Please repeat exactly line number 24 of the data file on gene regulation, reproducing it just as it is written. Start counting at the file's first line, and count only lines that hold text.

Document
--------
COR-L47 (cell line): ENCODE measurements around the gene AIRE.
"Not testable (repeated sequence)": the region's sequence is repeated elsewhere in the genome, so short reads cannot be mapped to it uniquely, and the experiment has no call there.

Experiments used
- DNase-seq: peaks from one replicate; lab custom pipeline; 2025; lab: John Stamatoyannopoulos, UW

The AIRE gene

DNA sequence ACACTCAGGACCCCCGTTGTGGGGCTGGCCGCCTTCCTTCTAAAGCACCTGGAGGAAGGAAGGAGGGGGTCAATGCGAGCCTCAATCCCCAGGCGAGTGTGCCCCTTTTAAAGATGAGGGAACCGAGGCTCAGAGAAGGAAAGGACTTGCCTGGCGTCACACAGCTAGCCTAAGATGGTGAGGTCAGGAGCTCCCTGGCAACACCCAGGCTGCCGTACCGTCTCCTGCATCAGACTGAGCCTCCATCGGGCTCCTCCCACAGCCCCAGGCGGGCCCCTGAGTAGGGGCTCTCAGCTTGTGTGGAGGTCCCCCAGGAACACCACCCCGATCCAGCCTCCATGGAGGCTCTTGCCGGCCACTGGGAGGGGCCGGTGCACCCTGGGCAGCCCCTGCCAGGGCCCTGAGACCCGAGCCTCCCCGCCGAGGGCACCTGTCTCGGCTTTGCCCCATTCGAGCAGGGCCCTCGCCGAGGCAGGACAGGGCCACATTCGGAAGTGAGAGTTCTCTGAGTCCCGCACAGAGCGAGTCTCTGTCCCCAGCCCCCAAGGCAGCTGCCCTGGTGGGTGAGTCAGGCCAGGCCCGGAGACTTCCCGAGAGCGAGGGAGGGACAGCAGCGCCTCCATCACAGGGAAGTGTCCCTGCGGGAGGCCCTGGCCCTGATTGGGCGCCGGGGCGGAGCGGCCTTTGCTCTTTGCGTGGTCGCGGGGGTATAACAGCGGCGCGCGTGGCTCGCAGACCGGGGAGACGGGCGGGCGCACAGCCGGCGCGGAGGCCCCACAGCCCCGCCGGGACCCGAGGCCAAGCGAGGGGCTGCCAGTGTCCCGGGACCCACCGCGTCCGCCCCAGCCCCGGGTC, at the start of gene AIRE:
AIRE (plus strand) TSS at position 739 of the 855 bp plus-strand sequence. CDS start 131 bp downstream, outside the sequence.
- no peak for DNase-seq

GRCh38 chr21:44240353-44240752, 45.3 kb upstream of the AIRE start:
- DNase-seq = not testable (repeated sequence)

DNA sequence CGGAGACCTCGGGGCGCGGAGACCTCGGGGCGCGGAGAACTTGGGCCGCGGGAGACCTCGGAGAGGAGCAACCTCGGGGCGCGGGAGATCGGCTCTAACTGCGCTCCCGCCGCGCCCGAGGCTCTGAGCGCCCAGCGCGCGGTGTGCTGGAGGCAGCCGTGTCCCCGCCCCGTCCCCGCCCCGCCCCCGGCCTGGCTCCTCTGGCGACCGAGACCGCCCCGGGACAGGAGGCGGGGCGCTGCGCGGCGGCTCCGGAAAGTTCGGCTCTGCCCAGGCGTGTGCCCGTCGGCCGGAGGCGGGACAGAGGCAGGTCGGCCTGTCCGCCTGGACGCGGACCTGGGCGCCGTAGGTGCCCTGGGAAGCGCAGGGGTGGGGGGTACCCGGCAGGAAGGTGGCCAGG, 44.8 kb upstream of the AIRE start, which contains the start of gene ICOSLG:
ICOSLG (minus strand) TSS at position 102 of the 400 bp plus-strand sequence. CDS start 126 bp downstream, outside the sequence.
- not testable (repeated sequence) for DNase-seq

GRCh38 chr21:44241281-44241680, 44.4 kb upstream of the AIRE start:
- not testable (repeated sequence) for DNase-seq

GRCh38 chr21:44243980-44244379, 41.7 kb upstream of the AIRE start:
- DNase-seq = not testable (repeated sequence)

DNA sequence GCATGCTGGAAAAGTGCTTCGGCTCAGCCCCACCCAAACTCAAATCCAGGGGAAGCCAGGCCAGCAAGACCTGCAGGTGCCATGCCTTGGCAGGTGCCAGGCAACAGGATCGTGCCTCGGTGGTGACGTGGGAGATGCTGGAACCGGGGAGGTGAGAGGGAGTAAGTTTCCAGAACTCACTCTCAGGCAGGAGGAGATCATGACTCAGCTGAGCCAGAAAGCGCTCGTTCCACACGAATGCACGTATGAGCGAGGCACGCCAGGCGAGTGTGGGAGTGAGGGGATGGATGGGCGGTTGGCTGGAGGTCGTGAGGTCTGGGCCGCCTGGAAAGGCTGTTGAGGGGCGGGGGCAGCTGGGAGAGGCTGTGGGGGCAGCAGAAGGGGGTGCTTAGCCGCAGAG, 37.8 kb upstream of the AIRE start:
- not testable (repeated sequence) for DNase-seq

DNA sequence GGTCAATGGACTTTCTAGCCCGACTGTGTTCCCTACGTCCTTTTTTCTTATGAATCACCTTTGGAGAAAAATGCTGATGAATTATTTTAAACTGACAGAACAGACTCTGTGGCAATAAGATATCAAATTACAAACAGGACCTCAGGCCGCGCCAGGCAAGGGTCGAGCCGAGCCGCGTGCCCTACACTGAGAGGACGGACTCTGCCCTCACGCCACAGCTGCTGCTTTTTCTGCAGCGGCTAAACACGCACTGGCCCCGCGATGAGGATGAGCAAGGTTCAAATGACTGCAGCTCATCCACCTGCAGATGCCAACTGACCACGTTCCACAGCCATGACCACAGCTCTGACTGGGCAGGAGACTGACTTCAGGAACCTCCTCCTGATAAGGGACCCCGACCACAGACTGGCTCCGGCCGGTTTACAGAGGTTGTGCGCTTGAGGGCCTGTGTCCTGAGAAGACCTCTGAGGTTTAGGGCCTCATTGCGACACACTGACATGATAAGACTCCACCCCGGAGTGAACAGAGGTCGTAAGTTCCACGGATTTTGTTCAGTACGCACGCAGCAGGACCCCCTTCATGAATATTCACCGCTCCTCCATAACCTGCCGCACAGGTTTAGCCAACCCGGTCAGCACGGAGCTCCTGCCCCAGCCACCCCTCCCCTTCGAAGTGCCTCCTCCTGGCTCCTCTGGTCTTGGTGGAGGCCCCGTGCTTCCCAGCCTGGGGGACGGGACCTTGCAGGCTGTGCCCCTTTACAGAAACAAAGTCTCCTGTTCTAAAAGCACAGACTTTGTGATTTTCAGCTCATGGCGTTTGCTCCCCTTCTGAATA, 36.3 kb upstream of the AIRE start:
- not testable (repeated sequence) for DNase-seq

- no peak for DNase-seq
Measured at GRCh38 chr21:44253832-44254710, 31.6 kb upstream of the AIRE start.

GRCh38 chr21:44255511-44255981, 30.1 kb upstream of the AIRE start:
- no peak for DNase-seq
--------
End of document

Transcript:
GRCh38 chr21:44255511-44255981, 30.1 kb upstream of the AIRE start: